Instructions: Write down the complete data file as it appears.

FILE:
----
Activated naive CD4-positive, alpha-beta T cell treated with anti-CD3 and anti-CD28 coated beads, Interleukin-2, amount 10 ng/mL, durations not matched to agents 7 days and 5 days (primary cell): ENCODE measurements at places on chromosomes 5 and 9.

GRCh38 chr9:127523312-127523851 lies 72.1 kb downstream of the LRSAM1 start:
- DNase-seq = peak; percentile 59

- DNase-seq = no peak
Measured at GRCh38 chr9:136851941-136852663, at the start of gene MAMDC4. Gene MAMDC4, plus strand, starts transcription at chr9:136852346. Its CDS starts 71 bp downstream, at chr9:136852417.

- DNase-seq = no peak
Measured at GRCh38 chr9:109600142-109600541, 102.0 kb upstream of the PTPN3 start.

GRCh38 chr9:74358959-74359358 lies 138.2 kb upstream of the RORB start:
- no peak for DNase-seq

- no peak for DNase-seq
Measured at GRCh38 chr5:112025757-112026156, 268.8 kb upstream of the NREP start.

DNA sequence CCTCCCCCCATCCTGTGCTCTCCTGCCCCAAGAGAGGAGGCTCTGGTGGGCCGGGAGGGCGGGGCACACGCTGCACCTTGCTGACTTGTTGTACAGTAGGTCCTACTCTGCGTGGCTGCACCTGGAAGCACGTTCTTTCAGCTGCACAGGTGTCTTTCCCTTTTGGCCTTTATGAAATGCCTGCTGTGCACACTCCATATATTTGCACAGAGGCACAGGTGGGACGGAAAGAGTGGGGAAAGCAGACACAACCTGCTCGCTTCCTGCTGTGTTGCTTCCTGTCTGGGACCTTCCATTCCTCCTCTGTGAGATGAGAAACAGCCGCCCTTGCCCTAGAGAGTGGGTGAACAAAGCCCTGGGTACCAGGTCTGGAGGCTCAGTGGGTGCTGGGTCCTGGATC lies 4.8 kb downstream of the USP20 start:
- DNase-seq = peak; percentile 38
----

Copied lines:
Activated naive CD4-positive, alpha-beta T cell treated with anti-CD3 and anti-CD28 coated beads, Interleukin-2, amount 10 ng/mL, durations not matched to agents 7 days and 5 days (primary cell): ENCODE measurements at places on chromosomes 5 and 9.

GRCh38 chr9:127523312-127523851 lies 72.1 kb downstream of the LRSAM1 start:
- DNase-seq = peak; percentile 59

- DNase-seq = no peak
Measured at GRCh38 chr9:136851941-136852663, at the start of gene MAMDC4. Gene MAMDC4, plus strand, starts transcription at chr9:136852346. Its CDS starts 71 bp downstream, at chr9:136852417.

- DNase-seq = no peak
Measured at GRCh38 chr9:109600142-109600541, 102.0 kb upstream of the PTPN3 start.

GRCh38 chr9:74358959-74359358 lies 138.2 kb upstream of the RORB start:
- no peak for DNase-seq

- no peak for DNase-seq
Measured at GRCh38 chr5:112025757-112026156, 268.8 kb upstream of the NREP start.

DNA sequence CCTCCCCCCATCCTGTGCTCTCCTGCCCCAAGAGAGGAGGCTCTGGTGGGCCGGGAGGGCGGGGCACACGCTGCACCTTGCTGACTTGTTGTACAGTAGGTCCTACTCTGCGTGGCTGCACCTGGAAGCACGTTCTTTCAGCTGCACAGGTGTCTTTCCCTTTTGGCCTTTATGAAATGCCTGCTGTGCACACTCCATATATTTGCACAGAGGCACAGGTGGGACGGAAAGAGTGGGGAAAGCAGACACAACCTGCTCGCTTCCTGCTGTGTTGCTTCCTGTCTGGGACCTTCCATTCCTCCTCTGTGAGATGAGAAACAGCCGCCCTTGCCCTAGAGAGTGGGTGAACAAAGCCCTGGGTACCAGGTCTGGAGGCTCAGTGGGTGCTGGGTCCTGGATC lies 4.8 kb downstream of the USP20 start:
- DNase-seq = peak; percentile 38